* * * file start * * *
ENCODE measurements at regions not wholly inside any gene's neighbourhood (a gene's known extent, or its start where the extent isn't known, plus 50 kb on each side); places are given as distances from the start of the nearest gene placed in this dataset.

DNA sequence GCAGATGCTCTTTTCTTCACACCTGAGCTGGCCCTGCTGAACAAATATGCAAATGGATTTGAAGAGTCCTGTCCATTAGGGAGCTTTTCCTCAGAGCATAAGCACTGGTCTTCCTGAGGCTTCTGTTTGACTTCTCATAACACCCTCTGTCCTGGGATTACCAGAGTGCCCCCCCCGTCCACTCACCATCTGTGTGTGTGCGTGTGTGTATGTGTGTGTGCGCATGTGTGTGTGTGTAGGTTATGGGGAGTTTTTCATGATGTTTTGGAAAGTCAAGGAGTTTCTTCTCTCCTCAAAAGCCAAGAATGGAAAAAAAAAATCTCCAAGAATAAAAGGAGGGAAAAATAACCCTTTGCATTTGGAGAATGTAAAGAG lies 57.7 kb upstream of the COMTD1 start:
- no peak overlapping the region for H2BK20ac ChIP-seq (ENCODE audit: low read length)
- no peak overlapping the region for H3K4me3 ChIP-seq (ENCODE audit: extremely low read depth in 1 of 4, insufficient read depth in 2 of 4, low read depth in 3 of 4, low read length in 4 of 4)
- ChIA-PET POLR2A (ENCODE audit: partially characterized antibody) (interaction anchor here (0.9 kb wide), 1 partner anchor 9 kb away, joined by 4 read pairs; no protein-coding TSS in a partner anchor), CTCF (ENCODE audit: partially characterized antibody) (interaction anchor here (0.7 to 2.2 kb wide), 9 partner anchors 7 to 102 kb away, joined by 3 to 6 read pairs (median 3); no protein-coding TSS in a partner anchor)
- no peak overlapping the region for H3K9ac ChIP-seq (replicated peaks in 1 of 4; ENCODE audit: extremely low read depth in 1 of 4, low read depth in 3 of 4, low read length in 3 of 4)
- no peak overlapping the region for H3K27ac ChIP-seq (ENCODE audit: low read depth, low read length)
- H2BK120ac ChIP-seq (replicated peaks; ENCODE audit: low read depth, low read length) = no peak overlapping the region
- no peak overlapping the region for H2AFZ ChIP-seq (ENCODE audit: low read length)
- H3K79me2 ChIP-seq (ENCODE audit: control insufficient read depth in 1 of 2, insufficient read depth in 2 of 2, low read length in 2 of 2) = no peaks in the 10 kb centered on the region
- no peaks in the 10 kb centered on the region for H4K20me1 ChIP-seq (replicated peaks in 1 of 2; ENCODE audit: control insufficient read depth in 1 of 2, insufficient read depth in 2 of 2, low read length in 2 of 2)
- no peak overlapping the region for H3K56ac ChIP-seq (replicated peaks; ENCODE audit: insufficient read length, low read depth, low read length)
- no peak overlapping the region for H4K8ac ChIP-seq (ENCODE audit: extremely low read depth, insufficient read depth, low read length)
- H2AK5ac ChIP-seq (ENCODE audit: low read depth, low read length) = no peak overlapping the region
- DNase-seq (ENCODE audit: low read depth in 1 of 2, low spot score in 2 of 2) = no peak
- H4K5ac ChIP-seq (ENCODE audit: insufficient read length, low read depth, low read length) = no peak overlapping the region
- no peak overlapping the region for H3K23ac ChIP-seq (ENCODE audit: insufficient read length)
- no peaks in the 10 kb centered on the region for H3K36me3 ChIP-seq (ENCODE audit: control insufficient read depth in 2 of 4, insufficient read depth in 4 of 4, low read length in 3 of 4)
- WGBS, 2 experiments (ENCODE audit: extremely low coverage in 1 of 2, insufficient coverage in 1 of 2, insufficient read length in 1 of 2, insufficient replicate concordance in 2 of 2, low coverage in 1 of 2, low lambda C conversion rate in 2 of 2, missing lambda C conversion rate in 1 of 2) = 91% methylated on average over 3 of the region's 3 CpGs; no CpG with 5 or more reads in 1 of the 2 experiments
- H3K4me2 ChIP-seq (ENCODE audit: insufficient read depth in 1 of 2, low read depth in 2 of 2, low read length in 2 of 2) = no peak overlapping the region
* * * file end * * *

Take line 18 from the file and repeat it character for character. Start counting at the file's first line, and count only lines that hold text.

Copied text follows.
- no peaks in the 10 kb centered on the region for H3K36me3 ChIP-seq (ENCODE audit: control insufficient read depth in 2 of 4, insufficient read depth in 4 of 4, low read length in 3 of 4)